Buddhist Studies in Bodh Gaya, India: Buddhism on the Brain

27 February 2024

This fall, Carleton’s Global Engagement Program in India is returning to Bodh Gaya, a town in northern India. Rich in its history, the Buddha-way grew dominant for a while in India, and spread in all directions.

Since 1979, Carleton students and others have traveled to Bodh Gaya to spend a semester practicing Buddhist meditation with recognized masters, studying the faith with academic experts, and doing fieldwork on independent study projects rooted in what they’ve learned. The program, founded by Antioch College and taken over by Carleton in 2016, gives students the opportunity to walk in the literal footsteps of the Buddha.

Bodh Gaya refuge group

Buddhist studies came to Carleton in 1960 with a Yale-trained assistant professor of religion named Bardwell L. Smith, who was also an Episcopal minister. During his career, he brought senior Buddhist teachers to campus to give students a sense of how Buddhist teachings are embodied in real lives.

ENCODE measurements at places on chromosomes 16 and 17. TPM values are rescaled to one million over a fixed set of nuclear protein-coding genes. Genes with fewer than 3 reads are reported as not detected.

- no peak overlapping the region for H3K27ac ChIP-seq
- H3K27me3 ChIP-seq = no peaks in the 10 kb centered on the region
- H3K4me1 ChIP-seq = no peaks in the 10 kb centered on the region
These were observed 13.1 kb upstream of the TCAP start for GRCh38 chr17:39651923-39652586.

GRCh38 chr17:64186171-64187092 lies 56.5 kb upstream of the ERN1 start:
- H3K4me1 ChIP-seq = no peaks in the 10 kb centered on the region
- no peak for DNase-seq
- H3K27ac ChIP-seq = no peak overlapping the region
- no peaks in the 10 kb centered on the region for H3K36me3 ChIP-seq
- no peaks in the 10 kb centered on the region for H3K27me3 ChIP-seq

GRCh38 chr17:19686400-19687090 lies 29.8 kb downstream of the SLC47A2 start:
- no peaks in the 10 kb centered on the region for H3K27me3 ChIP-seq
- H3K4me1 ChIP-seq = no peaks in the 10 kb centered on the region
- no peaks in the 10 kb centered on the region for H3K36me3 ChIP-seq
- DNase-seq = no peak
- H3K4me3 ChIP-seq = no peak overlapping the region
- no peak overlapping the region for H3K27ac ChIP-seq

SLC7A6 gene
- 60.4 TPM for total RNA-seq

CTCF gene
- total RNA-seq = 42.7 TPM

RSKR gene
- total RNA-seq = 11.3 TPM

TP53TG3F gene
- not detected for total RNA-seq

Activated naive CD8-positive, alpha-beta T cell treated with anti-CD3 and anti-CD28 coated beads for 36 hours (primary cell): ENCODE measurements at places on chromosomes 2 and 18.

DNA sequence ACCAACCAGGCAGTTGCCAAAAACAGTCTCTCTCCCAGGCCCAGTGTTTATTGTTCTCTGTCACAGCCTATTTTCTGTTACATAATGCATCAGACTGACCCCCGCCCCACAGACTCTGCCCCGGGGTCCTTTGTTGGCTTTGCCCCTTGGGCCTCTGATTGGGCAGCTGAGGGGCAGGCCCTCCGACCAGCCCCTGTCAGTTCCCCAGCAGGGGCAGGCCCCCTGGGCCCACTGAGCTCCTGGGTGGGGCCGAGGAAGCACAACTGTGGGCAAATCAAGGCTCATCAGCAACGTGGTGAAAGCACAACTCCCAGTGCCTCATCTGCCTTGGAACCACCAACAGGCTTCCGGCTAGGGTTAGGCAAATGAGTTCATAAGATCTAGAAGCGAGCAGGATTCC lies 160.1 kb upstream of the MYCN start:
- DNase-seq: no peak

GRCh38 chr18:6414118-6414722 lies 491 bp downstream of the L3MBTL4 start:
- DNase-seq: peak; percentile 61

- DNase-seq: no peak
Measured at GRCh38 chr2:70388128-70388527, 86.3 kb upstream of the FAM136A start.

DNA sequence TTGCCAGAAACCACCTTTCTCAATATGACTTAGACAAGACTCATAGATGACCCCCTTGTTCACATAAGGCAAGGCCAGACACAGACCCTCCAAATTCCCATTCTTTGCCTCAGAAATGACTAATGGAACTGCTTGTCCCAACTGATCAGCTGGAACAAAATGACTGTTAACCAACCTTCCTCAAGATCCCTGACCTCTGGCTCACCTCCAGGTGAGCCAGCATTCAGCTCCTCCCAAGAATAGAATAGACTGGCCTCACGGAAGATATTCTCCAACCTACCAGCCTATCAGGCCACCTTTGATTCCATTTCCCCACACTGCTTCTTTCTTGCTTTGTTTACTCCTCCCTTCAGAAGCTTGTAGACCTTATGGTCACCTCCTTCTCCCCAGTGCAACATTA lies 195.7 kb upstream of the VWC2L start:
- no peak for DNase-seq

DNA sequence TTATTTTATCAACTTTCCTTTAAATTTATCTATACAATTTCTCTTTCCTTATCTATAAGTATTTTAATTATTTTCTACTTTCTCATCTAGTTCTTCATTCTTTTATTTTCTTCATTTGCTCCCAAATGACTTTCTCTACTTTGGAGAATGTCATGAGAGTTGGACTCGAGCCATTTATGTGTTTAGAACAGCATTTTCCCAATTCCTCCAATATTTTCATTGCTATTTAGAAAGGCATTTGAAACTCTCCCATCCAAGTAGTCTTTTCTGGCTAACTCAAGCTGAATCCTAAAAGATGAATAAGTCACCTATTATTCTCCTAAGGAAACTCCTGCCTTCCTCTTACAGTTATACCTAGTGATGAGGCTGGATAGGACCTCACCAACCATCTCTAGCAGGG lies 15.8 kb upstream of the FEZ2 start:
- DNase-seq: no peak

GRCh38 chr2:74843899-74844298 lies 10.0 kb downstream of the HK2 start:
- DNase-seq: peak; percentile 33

In 1989, Roger Jackson, a scholar who specializes in Tibetan Buddhism who also practices the religion, became the religion department’s South Asian and Himalayan specialist, with Smith handling China and Japan. With Smith’s retirement in 1995 and Jackson’s in 2016, other scholars have taken over. Today, Asuka Sango, a specialist in Buddhism and its relation to medieval Japanese politics, teaches introductory Buddhism courses and covers Japanese religion in general. The department’s South Asian specialist is Kristin Bloomer.

In 1996, Jackson, his wife, Pamela, and a group of friends founded the Northfield Buddhist Meditation Center, which is still going in a second-floor space on Division Street. And when, in 1997, Carolyn Fure-Slocum ’82, a United Church of Christ minister, became the college’s chaplain, Buddhist meditation found another champion.

Today the chaplaincy has more Buddhism more often, specifically, Buddhist meditation every Thursday. There’s also Time to Meditate, 20- or 30-minute sessions of various meditation styles, led by associates. And Buddhist chapel services continue, once per term.